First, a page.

Ki Ki May’s Story
Ki Ki May Marma(21) hails from Tulachori Para, a tiny remote village in Bandarban district. She lost her father at an early age and could not afford to study after her secondary school. To support her farmer mother for running the family, she started working in the Jhum cultivation with her. She was passing her life struggling with the hardships. Everyday at 5 in the morning she had to climb the hills for jhum cultivation. The only rest time for her was in the evening when she would meet and greet with her friends from village.
One day with her friends Ki Ki May joined a community outreach meeting conducted by Tahzingdong, an organization to support and empower the indigenous community. She gleamed with joy knowing about Youth Conservation Corps (YCC) from that meeting. YCC is a initiative of USAID’s Community Partnerships to Strengthen Sustainable Development (Compass) program, an inter-agency project implemented by the US Forest Service, International Programs (USFS/IP). By providing a 5-month residential training program with a focus on vocational skills training and 1-month internship on the participants’ selected trade, YCC prepares the underprivileged and vulnerable youths in Bangladesh as environmental stewards and provides them opportunities to earn a sustainable living. Ki Ki May became enthusiastic to join YCC after learning about it. Seeing her enthusiasm, her mother, community leader (karbari) and villagers inspired her to get enrolled.
At YCC, she received hands on training on how to protect the forests, wildlife, watersheds and the environment. Despite being a farmer, Ki Ki May did not know much about environment conservation before joining the YCC cohort. It intrigued her to pursue her vocational training on green course. This was the first step of her journey towards making her dream nursery. She shares, “Previously I had no idea of the Importance of trees and deforestation. Now, I know about the nature conservation and that is why I pick plastic wastes from my village once a month.”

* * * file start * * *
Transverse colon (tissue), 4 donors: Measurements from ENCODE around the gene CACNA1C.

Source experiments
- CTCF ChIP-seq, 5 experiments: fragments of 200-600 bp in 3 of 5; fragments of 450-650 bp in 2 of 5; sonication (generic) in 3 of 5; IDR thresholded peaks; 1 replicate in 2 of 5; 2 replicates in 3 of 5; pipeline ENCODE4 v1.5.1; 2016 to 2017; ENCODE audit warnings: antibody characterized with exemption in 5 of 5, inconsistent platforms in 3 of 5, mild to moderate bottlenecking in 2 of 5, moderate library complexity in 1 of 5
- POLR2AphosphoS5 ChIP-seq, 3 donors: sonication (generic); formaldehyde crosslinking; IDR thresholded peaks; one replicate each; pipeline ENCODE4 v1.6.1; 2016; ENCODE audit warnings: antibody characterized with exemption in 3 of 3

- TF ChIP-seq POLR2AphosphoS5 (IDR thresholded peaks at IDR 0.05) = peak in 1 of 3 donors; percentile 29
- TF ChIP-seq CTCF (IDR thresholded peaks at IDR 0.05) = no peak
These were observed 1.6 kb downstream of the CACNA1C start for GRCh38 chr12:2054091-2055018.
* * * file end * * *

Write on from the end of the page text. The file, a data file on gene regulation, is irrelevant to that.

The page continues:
After completing the YCC training and internship, Ki Ki May set up a mini nursery in her home, made her first income by selling cashew nut seedlings, followed by the production of papaya seedlings. In addition to her work at this tiny nursery, Ki Ki May is currently employed by the Compass program as a seedling supervisor in the Forest Land Restoration (FLR) project. Everyday she supplies a large quantity of saplings to the project area.
The YCC training program has led Ki Ki May on the way to make her dreams come true. Now she is making 8000 BDT (78 USD apx.) every month and supporting her mother financially. She has stayed in touch with everyone in the youth network and keeping up with everyone to encourage and be encouraged. Moving forward Ki Ki May plans to continue working on the FLR project's seedling production while also expanding her little nursery.